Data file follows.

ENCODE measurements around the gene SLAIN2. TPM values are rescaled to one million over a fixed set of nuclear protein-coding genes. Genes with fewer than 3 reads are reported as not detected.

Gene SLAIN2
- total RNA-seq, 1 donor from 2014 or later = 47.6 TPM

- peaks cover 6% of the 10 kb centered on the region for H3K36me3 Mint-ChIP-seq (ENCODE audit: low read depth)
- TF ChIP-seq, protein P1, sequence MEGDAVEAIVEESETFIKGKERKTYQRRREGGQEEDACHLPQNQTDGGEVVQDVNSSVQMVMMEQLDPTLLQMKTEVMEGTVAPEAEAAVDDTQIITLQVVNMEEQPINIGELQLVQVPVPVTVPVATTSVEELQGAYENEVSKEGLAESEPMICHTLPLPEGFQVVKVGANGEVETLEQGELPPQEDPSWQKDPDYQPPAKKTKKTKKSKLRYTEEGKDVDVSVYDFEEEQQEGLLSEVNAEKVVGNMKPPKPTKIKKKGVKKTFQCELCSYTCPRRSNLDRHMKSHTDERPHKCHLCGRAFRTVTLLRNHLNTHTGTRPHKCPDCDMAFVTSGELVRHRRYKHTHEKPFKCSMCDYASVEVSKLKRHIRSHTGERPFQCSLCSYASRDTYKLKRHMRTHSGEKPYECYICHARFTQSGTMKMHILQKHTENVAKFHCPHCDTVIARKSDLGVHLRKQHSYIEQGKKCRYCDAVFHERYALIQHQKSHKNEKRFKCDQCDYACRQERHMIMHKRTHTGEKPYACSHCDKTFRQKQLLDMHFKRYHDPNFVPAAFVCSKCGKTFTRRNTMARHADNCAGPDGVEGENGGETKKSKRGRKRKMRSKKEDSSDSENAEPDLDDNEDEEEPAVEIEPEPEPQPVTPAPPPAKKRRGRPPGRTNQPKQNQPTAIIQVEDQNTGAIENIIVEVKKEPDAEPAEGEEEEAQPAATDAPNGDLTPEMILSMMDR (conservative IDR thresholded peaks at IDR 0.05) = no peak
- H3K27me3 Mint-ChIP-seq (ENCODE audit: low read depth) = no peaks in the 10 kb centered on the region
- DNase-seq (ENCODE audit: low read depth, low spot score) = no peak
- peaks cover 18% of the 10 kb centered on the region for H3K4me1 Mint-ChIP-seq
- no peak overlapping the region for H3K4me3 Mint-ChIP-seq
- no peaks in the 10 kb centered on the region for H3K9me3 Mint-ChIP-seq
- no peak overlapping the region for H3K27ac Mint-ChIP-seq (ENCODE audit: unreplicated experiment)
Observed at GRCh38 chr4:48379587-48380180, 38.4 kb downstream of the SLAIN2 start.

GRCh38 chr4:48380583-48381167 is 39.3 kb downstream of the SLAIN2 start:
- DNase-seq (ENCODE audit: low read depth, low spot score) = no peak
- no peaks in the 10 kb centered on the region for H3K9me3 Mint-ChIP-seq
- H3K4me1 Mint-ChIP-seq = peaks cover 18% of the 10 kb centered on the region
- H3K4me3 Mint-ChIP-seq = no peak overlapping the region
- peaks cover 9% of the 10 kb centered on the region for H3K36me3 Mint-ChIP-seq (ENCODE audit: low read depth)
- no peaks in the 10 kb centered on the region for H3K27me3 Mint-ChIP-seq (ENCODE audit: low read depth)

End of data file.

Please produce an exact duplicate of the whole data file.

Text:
ENCODE measurements around the gene SLAIN2. TPM values are rescaled to one million over a fixed set of nuclear protein-coding genes. Genes with fewer than 3 reads are reported as not detected.

Gene SLAIN2
- total RNA-seq, 1 donor from 2014 or later = 47.6 TPM

- peaks cover 6% of the 10 kb centered on the region for H3K36me3 Mint-ChIP-seq (ENCODE audit: low read depth)
- TF ChIP-seq, protein P1, sequence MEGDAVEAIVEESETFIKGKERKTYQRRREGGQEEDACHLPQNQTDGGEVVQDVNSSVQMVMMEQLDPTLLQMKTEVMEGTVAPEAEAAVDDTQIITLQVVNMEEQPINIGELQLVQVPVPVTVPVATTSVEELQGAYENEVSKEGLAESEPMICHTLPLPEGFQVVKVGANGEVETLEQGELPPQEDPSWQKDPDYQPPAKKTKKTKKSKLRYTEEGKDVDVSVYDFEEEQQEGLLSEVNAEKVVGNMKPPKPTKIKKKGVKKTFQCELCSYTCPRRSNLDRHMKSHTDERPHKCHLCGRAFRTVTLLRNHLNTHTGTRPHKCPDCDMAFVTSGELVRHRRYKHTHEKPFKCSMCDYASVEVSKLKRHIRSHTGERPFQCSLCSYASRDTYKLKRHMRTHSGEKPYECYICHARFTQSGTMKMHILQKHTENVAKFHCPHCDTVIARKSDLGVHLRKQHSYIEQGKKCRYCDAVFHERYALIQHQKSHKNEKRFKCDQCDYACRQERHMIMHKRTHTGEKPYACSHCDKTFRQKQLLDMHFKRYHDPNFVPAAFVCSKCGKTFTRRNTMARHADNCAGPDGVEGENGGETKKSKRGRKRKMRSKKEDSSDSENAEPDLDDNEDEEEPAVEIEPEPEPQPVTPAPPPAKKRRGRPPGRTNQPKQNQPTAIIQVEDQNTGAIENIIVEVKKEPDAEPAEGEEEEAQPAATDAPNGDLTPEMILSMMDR (conservative IDR thresholded peaks at IDR 0.05) = no peak
- H3K27me3 Mint-ChIP-seq (ENCODE audit: low read depth) = no peaks in the 10 kb centered on the region
- DNase-seq (ENCODE audit: low read depth, low spot score) = no peak
- peaks cover 18% of the 10 kb centered on the region for H3K4me1 Mint-ChIP-seq
- no peak overlapping the region for H3K4me3 Mint-ChIP-seq
- no peaks in the 10 kb centered on the region for H3K9me3 Mint-ChIP-seq
- no peak overlapping the region for H3K27ac Mint-ChIP-seq (ENCODE audit: unreplicated experiment)
Observed at GRCh38 chr4:48379587-48380180, 38.4 kb downstream of the SLAIN2 start.

GRCh38 chr4:48380583-48381167 is 39.3 kb downstream of the SLAIN2 start:
- DNase-seq (ENCODE audit: low read depth, low spot score) = no peak
- no peaks in the 10 kb centered on the region for H3K9me3 Mint-ChIP-seq
- H3K4me1 Mint-ChIP-seq = peaks cover 18% of the 10 kb centered on the region
- H3K4me3 Mint-ChIP-seq = no peak overlapping the region
- peaks cover 9% of the 10 kb centered on the region for H3K36me3 Mint-ChIP-seq (ENCODE audit: low read depth)
- no peaks in the 10 kb centered on the region for H3K27me3 Mint-ChIP-seq (ENCODE audit: low read depth)